Can Muslims be Friends with non-Muslims?


https://www.flickr.com/photos/66327170@N07/7315517366/A while back I visited the clubhouse of my apartment complex. While in the lobby, I noticed some young Arab-American brothers going into the pool area. So I looked out there and saw a whole group of guys with their hookahs, “chillin’” with the ladies in their bikinis, and other guys with their beer! Frustrated, I sought forgiveness from such a sight and looked away. But lo and behold! As I walked out, I noticed a good brother I knew from the Mosque on his way in to the pool party. So I stopped and greeted him, asking how he was doing. He said, “I am going to meet some people out back… and uh… don’t worry they’re Muslims!” So then I smiled and told him I was pretty sure what was going on in there had little to do with Islam, and to be careful. He responded, “Don’t worry, we don’t drink!” So I advised him as a Muslim he should hang out in a better environment and try and make better friends. He smiled and agreed. “Okay, Imam, insha’Allah (God willing),” he said, and then went ahead to the pool party.

As we said in the last article, there are good and bad people from all countries and cultures. Sure these brothers speak colloquial Arabic, they call themselves “Muslims”, they would kiss the Qur’an and swear by Allah, but if I had the choice for my son, I would rather he hung out with more morally observant non-Muslims. Obviously the best company for any Muslim would be other devout Muslims who encourage each other to achieve piety, always hoping to follow the example of the Prophet ﷺ (peace be upon him).

That being said, the question has been brought up: can a Muslim be friends with a non-Muslim? When I embraced Islam, I remember reading translations of the Qur’an and hearing people say that having a non-Muslim friend is prohibited in Islam! I am sure we have all heard “religious” Muslims repeat the claim. Is Islam some exclusivist religion, or is it Divine Mercy for the world?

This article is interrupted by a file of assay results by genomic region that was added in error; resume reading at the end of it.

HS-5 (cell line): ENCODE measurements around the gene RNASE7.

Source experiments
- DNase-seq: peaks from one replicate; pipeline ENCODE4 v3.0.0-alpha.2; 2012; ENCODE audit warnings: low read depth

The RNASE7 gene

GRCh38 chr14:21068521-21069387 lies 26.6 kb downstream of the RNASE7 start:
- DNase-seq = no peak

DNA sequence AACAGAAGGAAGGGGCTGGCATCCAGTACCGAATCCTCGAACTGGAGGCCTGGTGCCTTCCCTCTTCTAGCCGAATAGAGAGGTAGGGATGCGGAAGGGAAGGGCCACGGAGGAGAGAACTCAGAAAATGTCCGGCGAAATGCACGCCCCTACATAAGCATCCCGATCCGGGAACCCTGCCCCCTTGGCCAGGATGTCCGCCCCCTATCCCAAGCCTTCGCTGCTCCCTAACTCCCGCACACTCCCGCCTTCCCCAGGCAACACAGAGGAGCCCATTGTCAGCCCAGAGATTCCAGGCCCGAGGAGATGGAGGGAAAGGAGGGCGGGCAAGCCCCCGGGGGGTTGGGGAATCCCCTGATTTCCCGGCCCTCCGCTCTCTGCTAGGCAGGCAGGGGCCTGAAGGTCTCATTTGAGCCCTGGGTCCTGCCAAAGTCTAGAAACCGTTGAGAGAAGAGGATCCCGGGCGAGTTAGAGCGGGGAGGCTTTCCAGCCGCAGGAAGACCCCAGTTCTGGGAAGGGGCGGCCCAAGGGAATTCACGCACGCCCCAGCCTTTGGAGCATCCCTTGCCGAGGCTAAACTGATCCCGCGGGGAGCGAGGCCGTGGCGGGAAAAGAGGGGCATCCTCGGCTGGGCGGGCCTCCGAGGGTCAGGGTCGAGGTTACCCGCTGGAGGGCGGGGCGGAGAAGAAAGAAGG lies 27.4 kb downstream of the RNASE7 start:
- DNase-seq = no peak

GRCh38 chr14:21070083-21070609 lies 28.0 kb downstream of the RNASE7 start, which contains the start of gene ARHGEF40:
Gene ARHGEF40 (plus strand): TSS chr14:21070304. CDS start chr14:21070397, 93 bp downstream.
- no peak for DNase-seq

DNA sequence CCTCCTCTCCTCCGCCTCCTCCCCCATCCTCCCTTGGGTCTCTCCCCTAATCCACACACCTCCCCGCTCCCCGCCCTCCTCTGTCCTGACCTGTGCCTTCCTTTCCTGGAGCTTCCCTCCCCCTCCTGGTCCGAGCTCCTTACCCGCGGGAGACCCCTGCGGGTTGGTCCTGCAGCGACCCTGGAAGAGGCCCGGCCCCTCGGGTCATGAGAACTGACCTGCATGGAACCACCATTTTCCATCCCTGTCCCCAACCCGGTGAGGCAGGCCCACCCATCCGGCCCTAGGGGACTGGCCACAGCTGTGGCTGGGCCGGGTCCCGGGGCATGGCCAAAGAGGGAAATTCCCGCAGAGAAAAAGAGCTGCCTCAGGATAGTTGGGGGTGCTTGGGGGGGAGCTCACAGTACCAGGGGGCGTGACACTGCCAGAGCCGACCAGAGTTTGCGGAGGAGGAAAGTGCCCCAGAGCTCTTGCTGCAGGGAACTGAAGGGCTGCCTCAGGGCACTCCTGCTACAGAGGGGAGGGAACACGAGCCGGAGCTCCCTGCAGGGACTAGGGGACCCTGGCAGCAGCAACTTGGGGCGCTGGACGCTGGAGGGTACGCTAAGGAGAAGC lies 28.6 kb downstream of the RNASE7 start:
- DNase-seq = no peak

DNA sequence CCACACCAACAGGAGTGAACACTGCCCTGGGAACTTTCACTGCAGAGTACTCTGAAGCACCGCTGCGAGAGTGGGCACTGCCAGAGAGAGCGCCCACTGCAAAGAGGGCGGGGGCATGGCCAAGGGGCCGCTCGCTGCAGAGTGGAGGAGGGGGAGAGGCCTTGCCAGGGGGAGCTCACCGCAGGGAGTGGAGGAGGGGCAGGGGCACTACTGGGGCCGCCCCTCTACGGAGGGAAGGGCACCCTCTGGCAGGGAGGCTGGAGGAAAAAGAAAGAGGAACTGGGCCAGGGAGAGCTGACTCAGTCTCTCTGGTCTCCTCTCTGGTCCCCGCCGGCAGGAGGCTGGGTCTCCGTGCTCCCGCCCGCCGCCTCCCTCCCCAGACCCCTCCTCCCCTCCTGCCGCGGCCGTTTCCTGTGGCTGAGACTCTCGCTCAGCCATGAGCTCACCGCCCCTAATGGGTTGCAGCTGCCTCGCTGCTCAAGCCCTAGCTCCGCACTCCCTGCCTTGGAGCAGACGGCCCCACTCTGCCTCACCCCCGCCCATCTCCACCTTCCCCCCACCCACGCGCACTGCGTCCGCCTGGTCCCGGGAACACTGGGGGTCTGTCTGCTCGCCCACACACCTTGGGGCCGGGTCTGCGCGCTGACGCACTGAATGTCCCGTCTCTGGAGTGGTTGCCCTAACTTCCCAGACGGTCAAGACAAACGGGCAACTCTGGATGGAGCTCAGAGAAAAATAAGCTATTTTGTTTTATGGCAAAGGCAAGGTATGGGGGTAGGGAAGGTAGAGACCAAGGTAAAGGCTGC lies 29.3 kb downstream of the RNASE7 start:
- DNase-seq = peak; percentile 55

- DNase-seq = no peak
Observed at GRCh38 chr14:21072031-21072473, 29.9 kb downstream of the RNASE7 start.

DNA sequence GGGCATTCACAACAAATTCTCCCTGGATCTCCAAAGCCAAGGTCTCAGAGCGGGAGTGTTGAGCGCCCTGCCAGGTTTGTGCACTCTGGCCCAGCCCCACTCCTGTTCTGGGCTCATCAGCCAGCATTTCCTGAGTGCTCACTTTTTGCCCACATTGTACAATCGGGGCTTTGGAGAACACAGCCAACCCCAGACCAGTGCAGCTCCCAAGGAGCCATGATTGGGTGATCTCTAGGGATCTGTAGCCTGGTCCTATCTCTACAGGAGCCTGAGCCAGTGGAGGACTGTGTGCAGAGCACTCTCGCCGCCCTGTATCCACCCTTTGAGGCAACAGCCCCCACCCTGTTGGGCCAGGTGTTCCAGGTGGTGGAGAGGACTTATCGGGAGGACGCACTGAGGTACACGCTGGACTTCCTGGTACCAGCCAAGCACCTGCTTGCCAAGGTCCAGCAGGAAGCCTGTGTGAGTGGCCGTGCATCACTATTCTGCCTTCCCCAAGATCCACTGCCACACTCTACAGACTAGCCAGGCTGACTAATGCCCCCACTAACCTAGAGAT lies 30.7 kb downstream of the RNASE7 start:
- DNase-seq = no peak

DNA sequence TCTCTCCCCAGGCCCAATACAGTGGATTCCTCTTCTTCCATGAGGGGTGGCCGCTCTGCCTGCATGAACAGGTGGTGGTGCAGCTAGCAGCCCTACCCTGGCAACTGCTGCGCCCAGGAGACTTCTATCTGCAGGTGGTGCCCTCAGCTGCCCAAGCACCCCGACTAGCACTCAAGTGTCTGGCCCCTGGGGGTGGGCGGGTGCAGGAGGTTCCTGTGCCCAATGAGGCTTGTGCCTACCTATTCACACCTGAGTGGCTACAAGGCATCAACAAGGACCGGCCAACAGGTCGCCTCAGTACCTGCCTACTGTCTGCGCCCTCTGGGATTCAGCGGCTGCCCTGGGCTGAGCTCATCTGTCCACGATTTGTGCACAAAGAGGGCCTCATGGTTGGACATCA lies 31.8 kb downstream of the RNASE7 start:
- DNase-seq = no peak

Some scholars have interpreted some verses of the Qur’an to give this meaning. These scholars generally come from and live in Muslim countries that have only a very small non-Muslim minority, if any. My biggest concern is that linguistically, and according to the commentary of the early scholars, these verses are better understood to mean not friends in the personal sense, but political allies or guardians from those who have an agenda against Muslims. Every single verse that seems to give that meaning was revealed in Medina, when Muslims were being constantly plotted against by non-Muslims and Hypocrites, who claimed Islam outwardly, yet secretly worked with the plotting disbelievers against the Muslims.

Why pick the harshest, most alienating and decontextualized understanding of a verse and pass that on in a general fatwa (legal verdict given on a religious basis), to be copied and pasted all over the Internet? And after that major error in scholarship, why do translators of the Qur’an pick that harsh and flawed interpretation to go into a book that will be spread where Muslims are expected to convey Islam as a small minority with little influence in society? Muslims are in such grave need of real, high-quality scholarship with deep and insightful wisdom.

Let us take a look at some verses that are often misinterpreted in that way.

“Believers should not take disbelievers as ‘awliyaa’ to the exclusion of the believers. Whoever does so will have disconnected themselves from God…”” (Qur’an, 3:28)